Blackpaint 289


Guggenheim Bilbao – Painterly Abstraction

Great exhibition, based on Gug’s own collection, including Ab exes, colour fielders and even minimalist/post painterly abstractionists like Frank Stella – seems to bely the title, but maybe that room wasn’t part of the main show – doesn’t matter.

Asger Jorn

A beautiful Asger entitled “Green Ballet”; usual Jorn goblin faces and globular, floating things in a green sea.  Loads of brilliant colours and textures swirling around, that made me want to go straight home and paint.

Sam Francis

“Red and Black”,  cluster of red globules, rising into a Prussian blue, then black upper field.  Also “Shining Back”, that characteristic Francis indigo, violet blue with orange, sliding/dripping down the unbleached canvas.

Jack Twarkov

“Red Lode” – fiery coals of red piled at the base; rest looks like grey-black, but on closer inspection, it contains fields of dark blue and green.

Jose Guerrero

“Signs and Portents”; awful title, but striking picture – yellow, orange, blue with black dabs, swipes and dribbles.

Corneille

“Spell of the Island” – There was a painting in the Tate Britain by Gillian Ayres a while ago that resembled the parts of a full English breakfast spread out; this Corneille looks like a giant yellow pizza with the Ayres bits gathered round and on it like toppings and side dishes.  It’s very enjoyable.

Conrad Marca-Relli

Collages produced by overlapping cuts of shaped canvas – a strange, Diebenkorn – like effect.  Never heard of him before.

More from Guggenheim next time.

Pretention

A correspondent has taken me to task for calling “Last Year in Marienbad”  pretentious;  I think all art contains pretention – difficult to see how you can make anything worthwhile without overreaching sometimes, and doing something laughable/ludicrous/ridiculous.  Sometimes you get the sublime and the ridiculous in the same work.  This especially applies to film makers – I can think of bits of both in the work of Tarkovsky, Tarr, Pasolini…  Bunuel and Fellini, of course, are both sublime at all times.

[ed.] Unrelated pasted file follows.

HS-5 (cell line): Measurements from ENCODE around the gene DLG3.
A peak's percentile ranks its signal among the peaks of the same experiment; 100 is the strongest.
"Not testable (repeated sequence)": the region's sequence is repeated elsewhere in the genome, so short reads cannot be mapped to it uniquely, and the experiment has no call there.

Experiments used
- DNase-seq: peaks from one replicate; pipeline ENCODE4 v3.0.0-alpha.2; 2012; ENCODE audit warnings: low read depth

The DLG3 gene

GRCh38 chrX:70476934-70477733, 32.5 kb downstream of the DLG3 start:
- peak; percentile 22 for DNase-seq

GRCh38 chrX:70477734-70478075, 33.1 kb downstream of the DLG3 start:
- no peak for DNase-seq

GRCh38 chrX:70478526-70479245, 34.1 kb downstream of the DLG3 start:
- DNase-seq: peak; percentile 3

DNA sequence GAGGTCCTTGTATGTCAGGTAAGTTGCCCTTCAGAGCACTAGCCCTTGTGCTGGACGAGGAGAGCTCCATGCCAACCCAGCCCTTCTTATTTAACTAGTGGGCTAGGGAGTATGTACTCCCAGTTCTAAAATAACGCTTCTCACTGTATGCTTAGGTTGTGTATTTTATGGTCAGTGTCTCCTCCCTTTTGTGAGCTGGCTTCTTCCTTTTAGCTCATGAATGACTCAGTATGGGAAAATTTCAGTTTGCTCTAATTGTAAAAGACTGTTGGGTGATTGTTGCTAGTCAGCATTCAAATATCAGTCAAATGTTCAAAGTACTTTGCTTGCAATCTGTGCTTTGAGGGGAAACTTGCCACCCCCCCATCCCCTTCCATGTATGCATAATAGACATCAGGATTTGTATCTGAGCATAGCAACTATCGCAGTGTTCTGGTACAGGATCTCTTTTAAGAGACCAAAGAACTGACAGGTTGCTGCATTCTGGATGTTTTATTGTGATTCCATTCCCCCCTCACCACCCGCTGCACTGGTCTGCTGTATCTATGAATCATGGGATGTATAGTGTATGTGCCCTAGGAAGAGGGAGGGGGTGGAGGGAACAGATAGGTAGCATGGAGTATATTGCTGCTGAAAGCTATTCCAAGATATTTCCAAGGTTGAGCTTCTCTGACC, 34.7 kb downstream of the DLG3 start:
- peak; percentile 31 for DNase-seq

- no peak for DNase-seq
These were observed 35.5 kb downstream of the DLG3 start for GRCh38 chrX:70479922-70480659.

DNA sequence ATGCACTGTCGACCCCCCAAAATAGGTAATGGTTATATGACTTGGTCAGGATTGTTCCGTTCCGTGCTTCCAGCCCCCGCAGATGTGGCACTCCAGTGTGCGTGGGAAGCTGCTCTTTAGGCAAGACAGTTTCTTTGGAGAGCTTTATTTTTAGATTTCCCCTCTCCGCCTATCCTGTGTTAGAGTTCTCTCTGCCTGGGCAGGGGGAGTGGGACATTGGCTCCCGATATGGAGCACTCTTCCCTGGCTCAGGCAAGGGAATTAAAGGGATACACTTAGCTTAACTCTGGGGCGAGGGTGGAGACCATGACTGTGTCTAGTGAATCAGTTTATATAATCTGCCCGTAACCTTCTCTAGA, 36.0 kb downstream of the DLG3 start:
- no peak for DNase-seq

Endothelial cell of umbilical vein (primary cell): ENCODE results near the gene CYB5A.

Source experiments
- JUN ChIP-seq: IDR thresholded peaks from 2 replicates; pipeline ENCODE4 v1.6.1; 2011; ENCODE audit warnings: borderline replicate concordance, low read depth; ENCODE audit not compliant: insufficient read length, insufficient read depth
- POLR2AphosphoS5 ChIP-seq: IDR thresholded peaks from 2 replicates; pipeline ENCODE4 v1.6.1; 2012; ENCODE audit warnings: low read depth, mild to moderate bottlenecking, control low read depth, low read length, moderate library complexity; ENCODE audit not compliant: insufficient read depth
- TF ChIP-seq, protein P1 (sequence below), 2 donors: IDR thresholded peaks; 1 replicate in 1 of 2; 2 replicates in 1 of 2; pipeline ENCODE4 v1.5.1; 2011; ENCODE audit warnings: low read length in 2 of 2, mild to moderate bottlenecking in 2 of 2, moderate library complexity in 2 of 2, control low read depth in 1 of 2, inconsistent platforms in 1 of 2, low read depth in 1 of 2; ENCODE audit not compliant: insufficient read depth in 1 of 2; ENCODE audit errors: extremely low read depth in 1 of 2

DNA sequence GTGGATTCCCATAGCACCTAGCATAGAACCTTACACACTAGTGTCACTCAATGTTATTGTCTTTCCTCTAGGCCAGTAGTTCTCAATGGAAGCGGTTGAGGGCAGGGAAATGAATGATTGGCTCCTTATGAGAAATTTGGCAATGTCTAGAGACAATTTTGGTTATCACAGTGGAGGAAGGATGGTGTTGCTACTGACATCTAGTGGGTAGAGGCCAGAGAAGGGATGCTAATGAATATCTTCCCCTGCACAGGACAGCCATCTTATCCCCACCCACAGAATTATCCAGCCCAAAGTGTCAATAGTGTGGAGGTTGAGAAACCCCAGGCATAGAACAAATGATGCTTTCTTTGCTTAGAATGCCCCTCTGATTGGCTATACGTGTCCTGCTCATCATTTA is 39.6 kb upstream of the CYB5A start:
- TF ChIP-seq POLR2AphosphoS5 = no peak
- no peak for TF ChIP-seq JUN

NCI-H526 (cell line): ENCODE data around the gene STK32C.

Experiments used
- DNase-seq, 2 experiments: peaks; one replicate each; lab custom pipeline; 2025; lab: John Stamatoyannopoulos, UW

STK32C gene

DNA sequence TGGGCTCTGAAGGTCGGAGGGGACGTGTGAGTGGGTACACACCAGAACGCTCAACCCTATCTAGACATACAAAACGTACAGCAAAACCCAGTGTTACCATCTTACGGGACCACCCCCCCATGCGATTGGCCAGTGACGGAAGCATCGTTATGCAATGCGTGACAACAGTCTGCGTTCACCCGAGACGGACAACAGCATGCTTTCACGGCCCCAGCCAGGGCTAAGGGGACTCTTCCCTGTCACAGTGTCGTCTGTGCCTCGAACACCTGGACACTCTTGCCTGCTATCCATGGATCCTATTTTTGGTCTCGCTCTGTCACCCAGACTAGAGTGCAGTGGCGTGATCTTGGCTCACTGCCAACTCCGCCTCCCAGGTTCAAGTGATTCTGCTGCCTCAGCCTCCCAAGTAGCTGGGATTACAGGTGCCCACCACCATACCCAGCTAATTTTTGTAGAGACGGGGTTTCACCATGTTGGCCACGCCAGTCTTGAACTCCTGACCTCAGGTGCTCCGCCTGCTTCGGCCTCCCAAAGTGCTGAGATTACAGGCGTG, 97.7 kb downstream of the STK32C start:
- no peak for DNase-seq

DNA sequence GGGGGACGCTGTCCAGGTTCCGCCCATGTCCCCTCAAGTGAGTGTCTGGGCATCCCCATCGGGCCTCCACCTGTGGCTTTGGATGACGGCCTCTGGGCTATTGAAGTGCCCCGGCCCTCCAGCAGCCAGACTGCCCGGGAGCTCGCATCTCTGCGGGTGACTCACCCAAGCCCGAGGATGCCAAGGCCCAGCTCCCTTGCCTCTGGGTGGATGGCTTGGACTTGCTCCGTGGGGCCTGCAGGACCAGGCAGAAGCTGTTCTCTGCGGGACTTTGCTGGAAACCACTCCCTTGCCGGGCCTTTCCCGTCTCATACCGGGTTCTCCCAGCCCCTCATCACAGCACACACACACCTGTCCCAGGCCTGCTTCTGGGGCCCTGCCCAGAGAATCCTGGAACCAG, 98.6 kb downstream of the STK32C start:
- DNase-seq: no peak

Thomas Hardy

Some great scenes in “Return of the Native”;  two men gambling frenziedly by night on the open heath – by the light of glowworms!  A secret assignation, in which the agreed sign that the man has arrived is the throwing of a moth into a candle flame!  Can you imagine arriving on time to meet your lover and then having to chase moths around until you find one slow enough…

The Two Gentlemen of Verona

Re-reading this for the first time since 1989, and I think there is clear evidence that Shakespeare lost interest and wanted to get on to the next play.  Proteus is about to rape Silvia (Valentine’s beloved) when he is prevented – but he says sorry to Valentine.  I’m paraphrasing here, as you might guess, but Valentine’s reaction boils down to; “Oh well, if you’re sorry, that’s OK – let’s be friends again and you can have her.”  Lots of phrases that foreshadow Romeo and Juliet.

 

Yes, the fingers are part of this work.

Blackpaint

19.08.11

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2 Responses to “Blackpaint 289”

  1. Stroller on Says:

    Can the fingers be purchased separately? If so how much??

  2. blackpaint Says:

    Obviously, a work of art is a completed “thing in itself” – the fingers are integral. I’m rather surprised that a reader of this blog could ask such an outrageous question. Just out of interest, what were you thinking of offering per digit?

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